Definition of Fabian in English:


Line breaks: Fa¦bian
Pronunciation: /ˈfeɪbɪən


  • A member or supporter of the Fabian Society, an organization of socialists aiming to achieve socialism by gradual rather than revolutionary means.
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    • A few months ago, a leading Labor politician told me that the ALP, throughout the Cold War, had had three main factions: the Fabians, the Social Democrats and the Christian Democrats.
    • Meanwhile Attlee became committed to socialism, joining the Fabians in 1907 and the Independent Labour Party in 1908.
    • Thus, neither the Fabians nor the ethical socialists showed much sympathy for the strong democratic programme of the S.D.F.


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  • 1Relating to or characteristic of the Fabians: the Fabian movement
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    • It was the domination of western style thinking and the growing preoccupation of the new regimes with Fabian style thinking that came in the way of citizens of the world, facing a new historical reality, together realising a better world.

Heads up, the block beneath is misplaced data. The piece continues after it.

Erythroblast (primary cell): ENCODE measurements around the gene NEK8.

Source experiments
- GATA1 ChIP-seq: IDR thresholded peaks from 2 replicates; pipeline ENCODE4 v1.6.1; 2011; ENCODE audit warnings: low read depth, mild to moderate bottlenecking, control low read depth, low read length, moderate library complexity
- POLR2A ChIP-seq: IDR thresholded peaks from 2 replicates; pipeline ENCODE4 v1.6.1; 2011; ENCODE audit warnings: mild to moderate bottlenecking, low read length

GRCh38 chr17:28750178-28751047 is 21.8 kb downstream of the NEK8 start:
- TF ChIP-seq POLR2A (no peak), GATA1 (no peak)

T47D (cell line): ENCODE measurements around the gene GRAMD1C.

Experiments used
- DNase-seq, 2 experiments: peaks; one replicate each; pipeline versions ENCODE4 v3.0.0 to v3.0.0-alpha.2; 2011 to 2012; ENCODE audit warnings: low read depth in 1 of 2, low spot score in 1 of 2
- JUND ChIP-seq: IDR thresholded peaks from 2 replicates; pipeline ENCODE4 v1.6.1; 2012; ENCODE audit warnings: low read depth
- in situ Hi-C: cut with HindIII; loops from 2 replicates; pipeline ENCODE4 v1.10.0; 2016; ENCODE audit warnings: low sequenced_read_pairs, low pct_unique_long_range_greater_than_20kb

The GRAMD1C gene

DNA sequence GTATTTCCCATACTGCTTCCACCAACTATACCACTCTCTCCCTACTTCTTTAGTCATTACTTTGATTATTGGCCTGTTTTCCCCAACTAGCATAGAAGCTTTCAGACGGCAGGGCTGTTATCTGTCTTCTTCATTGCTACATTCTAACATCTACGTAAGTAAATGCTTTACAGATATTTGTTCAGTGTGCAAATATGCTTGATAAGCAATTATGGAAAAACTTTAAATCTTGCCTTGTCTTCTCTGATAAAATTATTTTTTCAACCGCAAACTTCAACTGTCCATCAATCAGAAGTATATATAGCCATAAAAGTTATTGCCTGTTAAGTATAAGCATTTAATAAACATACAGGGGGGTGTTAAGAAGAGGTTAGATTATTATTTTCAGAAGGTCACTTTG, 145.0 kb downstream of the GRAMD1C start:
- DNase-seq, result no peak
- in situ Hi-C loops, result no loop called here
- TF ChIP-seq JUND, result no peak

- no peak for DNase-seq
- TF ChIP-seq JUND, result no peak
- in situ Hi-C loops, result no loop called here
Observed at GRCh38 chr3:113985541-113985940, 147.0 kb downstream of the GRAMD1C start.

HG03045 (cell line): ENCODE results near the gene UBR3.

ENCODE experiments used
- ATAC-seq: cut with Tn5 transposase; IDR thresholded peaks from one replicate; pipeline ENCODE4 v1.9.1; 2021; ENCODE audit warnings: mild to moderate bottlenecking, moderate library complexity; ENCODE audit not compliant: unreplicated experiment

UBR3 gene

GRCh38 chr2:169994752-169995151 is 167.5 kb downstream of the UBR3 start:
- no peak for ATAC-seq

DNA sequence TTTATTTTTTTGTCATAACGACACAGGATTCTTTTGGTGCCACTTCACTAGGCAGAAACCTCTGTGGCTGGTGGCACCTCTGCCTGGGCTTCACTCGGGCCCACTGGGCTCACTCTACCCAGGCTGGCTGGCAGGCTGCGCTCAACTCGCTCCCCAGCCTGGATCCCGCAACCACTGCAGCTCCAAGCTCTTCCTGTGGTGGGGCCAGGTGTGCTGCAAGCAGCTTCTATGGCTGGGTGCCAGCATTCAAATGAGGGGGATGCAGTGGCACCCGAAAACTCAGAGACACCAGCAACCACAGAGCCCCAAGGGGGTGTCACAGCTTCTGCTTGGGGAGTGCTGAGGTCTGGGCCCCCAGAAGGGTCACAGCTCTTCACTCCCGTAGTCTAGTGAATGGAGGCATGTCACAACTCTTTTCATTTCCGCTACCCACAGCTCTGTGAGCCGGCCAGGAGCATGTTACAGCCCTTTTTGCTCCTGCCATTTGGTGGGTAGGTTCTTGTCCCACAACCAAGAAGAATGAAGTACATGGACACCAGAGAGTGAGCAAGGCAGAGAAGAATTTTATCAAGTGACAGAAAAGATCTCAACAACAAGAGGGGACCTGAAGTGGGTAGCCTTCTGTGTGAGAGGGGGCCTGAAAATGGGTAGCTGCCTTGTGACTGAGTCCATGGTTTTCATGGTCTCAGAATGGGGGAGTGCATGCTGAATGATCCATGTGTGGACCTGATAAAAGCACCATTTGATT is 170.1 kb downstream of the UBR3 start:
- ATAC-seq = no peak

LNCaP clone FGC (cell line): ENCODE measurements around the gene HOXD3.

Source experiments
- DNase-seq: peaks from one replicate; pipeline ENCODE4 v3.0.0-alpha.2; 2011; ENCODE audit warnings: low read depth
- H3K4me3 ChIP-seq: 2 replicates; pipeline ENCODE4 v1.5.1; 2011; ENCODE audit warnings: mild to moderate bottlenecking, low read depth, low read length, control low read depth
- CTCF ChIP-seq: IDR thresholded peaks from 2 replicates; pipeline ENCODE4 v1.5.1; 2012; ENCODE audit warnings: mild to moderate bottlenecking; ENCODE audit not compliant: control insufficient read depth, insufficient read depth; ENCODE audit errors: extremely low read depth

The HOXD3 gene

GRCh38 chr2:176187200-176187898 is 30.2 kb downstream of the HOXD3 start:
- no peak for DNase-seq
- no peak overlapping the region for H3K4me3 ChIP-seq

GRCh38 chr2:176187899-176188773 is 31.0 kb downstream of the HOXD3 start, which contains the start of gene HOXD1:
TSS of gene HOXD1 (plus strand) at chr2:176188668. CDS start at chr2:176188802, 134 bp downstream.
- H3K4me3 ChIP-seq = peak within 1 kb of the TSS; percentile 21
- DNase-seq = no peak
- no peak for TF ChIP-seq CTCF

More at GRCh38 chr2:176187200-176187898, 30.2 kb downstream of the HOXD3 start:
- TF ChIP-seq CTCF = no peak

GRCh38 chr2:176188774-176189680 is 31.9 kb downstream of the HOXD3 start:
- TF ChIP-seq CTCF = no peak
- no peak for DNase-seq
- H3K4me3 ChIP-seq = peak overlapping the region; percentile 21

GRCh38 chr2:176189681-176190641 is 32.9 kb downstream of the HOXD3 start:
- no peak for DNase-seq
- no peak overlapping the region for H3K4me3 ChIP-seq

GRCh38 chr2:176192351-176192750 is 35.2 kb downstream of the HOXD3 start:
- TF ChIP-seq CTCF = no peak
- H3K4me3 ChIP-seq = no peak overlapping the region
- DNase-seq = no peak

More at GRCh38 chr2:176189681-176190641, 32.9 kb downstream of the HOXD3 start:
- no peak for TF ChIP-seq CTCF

• The dominant agenda grew from the Fabian perspective.
    • In 1947, writing for an influential intellectual magazine he edited, this Fabian Confucianist none the less remained suspicious of the Communists' dictatorial tendencies.
  • 1.1Employing a cautiously persistent and dilatory strategy to wear out an enemy: Fabian tactics
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    • For example, some of the economic implications of a Fabian strategy arise in the discussions of both the impact of the goal of slavery and the goal of independence on Southern strategy.
    • Next, a Fabian strategy necessarily gives up ground.
    • A popular strategic approach for smaller, weaker states, Fabian Strategy has its roots in the Second Punic War between Carthage and Rome.



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  • Kier Hardie, the founder of the Independent Labour Party, is praised for steering ‘British socialism away from Marxism and egg-headed Fabianism.’
  • Those who struggle to understand the differences between Marxism and socialism, Fabianism and secularism might not be any clearer in their understanding after reading this book.
  • What we oppose is statism, whether it's called Bolshevism, National Socialism, Fascism, Fabianism, or New Dealism.




late 18th century: from the name of Quintus Fabius Maximus Verrucosus (see Fabius).

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